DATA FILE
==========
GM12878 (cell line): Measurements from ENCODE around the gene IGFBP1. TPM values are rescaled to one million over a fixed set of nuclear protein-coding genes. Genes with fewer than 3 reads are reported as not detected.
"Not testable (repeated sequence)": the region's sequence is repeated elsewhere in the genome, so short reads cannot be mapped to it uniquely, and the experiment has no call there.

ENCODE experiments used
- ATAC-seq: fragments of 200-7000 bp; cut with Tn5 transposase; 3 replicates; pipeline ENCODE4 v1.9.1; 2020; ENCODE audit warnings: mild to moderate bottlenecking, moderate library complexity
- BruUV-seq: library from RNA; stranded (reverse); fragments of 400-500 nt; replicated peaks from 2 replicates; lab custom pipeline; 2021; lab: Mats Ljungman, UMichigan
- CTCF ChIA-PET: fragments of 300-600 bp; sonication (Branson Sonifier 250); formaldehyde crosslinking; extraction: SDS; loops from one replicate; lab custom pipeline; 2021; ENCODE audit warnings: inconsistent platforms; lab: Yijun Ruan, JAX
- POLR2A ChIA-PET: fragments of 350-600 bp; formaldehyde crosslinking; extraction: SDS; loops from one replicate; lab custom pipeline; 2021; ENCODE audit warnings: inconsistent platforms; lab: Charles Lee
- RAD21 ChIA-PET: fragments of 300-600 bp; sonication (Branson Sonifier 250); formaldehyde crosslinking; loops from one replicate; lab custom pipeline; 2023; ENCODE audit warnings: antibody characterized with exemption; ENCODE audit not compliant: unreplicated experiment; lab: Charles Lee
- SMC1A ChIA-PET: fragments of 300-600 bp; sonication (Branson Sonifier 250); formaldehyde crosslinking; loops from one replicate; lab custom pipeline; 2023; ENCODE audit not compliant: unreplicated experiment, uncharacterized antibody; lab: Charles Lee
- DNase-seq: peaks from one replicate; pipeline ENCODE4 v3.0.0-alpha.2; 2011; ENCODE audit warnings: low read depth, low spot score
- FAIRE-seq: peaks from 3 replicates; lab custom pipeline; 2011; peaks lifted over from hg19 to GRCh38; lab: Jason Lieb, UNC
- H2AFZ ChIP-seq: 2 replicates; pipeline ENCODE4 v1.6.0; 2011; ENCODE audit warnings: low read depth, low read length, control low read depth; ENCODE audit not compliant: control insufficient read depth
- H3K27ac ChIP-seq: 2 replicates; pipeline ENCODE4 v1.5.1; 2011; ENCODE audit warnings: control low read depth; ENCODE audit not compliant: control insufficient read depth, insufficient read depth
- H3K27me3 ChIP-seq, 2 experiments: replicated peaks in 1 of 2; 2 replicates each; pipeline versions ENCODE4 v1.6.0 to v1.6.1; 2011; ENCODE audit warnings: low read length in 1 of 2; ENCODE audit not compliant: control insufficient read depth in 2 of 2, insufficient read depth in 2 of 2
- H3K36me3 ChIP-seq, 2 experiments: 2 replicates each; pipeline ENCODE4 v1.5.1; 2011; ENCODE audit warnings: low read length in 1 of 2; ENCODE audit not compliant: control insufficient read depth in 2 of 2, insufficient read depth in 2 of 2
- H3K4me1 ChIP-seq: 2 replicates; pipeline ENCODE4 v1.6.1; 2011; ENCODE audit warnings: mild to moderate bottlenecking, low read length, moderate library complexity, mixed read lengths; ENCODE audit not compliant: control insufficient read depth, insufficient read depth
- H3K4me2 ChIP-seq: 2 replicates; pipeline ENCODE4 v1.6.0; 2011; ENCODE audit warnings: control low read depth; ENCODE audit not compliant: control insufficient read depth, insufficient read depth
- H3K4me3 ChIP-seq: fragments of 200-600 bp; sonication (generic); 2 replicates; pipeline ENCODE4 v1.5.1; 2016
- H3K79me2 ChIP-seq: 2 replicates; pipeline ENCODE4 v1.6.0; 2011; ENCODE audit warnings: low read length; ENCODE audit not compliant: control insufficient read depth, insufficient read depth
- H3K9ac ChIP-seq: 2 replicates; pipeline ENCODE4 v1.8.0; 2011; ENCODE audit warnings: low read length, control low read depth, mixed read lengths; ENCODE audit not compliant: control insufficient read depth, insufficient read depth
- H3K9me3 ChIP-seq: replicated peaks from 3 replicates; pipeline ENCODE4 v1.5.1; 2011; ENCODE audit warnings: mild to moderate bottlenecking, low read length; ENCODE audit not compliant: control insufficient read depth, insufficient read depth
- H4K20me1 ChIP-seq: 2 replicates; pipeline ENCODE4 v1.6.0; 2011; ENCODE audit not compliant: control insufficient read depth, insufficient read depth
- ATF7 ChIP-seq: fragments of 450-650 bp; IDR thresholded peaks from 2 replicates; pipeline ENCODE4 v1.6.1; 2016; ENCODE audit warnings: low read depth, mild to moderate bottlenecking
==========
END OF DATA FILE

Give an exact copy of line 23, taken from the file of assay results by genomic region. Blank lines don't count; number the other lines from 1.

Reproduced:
- ATF7 ChIP-seq: fragments of 450-650 bp; IDR thresholded peaks from 2 replicates; pipeline ENCODE4 v1.6.1; 2016; ENCODE audit warnings: low read depth, mild to moderate bottlenecking